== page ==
From I-5 in Medford, take exit 30 to Hwy 62. Take 62 to White City (about 5.5 miles). Turn right (east) on Route 140 (Lake of the Woods Hwy). Go about 4 miles and turn right on Antelope Road (this is at the top of the hill past the golf course). The entrance to Agate Lake is about 1/2 mile down Antelope Road on the right and is marked with a sign. This will get you to the west shore. To get to the east shore, continue along Antelope to Dry Creek Road (this is the turnoff to the landfill). Agate Lake’s vehicle access has been limited, particularly on the east side for soil protection, in an effort to ban 4 wheel drive damage. There is now a good parking lot on the east side with a restroom, which offers good birding access for walking along the east shore. The county removed much of the brush on the eastside, in an effort to cut down fire danger. Unfortunately, it also removed a good deal of upland bird habitat. Birding is still good there, particularly in the Spring.Directions
Habitat and Birds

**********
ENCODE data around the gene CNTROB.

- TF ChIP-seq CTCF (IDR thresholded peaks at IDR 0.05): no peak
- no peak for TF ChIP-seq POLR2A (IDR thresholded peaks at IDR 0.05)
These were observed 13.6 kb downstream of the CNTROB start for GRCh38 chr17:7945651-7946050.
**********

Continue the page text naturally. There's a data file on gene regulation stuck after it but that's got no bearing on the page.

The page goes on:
This lake is close to Medford and near some of the other, more popular, birding sites in Jackson County. Unlike most of the other large water features in Jackson County, this is not a mountain lake. Oaks and scrub land surround this lake. There are plenty of patches of varied vegetation which create many microhabitats that attract a wide variety of birds. Grasslands, oak savannah, marsh, and blackberry thickets can be found along with the oak woodland. Waterfowl of various kinds visit Agate Lake. White-fronted Geese, dabblers (including Cinnamon Teal), and diving ducks can be seen most of the year. Western Grebe are found here often and American White Pelican has been seen along with Great Egret. Peregrine Falcons can sometimes be found feeding on shorebird flocks. Speaking of shorebirds; eleven species have been documented including Semipalmated Sandpiper, Red-necked Phalarope, American Avocet, Stilt Sandpiper, and Buff-breasted Sandpiper. Needless to say, this is a good shorebird location. This is one of the better locations to find terns and both Forster’s and Caspian are seen here. Pipits sometimes occupy the wet shoreline and Lark Sparrows can be found in the meadow. Blue-gray Gnatcatcher is rare here but Oak Titmouse is pretty common. Watch for rarities. Four Great-tailed Grackles were found here in 2006 and Tricolored Blackbirds have nested here in the past. Other “goodies” that have been reported here include Black Phoebe, Bonaparte’s & Western Gull, Costa’s Hummingbird, Northern Shrike, and Ferruginous Hawk. Source: OFO Publication No. 19, Guide to Birds of the Rogue Valley, Massey & Vroman.